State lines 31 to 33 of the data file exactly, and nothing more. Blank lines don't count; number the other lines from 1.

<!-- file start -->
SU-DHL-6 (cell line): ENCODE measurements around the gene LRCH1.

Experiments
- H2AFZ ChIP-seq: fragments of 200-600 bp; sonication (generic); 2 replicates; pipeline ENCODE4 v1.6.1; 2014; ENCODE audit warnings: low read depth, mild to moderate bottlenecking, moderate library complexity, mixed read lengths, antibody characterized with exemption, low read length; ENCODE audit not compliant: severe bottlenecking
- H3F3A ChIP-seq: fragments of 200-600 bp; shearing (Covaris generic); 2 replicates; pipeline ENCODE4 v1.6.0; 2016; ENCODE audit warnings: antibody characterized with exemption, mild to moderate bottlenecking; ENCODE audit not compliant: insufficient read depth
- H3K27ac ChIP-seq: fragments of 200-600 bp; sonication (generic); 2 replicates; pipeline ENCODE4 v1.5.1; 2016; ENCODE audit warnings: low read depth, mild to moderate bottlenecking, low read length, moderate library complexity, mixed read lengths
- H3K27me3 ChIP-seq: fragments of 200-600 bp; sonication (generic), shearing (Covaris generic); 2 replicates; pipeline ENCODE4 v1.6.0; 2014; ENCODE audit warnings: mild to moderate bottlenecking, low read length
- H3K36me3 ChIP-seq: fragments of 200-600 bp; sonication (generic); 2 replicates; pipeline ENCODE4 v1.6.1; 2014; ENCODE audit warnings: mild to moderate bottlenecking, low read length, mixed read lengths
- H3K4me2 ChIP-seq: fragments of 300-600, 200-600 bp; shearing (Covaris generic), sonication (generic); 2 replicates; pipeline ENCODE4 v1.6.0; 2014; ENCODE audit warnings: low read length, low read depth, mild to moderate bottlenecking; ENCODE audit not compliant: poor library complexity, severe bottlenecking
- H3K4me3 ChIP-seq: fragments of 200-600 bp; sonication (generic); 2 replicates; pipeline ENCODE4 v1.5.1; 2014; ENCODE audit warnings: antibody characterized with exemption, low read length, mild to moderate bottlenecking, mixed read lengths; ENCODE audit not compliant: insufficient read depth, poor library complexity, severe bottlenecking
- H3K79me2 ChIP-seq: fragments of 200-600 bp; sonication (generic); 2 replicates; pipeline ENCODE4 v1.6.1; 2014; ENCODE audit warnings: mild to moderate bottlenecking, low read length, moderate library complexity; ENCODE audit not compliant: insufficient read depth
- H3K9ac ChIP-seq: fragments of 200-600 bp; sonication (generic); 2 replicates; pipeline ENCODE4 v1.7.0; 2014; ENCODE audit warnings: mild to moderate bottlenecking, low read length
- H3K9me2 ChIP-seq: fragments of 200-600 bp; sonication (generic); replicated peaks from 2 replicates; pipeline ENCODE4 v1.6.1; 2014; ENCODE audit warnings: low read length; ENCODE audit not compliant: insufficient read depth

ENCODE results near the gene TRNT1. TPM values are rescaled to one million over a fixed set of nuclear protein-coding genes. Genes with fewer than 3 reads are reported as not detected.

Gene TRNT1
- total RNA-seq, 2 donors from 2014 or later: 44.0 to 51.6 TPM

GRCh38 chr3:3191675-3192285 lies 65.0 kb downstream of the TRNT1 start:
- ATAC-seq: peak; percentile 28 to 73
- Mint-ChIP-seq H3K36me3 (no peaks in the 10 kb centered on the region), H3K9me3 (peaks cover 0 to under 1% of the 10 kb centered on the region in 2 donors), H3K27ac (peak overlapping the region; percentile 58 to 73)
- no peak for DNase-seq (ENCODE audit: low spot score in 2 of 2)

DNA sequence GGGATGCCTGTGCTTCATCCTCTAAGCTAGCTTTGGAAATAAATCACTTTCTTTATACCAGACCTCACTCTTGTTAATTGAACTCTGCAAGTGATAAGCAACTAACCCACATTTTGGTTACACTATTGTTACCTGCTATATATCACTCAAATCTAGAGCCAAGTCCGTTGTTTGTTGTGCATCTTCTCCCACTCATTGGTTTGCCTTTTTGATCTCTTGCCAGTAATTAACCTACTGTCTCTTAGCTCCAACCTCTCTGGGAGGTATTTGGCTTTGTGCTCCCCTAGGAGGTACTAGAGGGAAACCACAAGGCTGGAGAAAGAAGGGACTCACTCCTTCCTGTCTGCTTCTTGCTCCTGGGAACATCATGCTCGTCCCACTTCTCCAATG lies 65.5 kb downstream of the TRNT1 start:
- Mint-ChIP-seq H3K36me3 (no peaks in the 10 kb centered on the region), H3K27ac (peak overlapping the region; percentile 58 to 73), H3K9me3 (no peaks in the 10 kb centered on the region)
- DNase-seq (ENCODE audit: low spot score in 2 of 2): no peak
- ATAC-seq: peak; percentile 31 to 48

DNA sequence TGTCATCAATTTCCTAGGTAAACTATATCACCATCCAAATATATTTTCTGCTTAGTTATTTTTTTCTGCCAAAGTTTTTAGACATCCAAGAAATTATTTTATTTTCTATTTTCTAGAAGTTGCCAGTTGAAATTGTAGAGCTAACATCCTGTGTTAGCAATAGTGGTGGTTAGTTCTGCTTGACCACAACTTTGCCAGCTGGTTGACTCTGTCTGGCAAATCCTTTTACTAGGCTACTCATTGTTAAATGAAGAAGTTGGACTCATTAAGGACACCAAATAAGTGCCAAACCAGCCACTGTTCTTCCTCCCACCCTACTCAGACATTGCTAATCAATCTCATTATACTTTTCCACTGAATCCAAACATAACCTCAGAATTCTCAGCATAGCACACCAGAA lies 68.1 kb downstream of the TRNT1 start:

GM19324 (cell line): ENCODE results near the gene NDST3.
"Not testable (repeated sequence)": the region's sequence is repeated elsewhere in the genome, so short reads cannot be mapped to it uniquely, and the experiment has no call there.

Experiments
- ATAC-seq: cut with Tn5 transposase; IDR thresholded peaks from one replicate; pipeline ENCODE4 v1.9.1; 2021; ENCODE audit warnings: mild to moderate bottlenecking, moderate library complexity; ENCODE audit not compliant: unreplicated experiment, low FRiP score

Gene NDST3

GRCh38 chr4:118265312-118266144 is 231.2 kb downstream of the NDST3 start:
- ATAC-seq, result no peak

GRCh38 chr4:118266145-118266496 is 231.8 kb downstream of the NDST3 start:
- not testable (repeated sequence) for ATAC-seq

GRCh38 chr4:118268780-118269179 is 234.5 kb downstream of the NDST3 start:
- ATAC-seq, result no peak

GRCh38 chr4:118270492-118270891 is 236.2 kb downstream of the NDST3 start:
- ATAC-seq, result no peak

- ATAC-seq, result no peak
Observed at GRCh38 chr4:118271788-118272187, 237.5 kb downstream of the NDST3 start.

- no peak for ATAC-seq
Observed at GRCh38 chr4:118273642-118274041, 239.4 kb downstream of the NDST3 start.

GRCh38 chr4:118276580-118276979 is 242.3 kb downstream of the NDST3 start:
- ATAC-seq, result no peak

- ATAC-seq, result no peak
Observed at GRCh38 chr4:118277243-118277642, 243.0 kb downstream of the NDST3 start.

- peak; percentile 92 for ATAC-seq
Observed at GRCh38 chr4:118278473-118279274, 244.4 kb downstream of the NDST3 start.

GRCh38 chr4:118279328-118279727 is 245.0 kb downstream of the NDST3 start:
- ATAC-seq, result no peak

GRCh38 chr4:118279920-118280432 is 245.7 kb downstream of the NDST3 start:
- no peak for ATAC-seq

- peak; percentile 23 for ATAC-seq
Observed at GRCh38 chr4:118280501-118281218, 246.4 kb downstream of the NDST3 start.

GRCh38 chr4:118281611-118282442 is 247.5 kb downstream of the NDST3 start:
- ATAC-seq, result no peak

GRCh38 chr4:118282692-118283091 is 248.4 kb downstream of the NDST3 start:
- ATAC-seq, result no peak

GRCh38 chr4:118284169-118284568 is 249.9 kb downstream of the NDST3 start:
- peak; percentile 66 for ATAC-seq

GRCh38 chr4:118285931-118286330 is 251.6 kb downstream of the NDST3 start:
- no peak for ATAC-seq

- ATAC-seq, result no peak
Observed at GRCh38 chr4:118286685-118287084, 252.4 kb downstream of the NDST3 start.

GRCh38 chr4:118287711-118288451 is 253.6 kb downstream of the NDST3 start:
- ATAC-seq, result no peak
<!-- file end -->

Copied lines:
- ATAC-seq, result no peak

GRCh38 chr4:118266145-118266496 is 231.8 kb downstream of the NDST3 start:
- not testable (repeated sequence) for ATAC-seq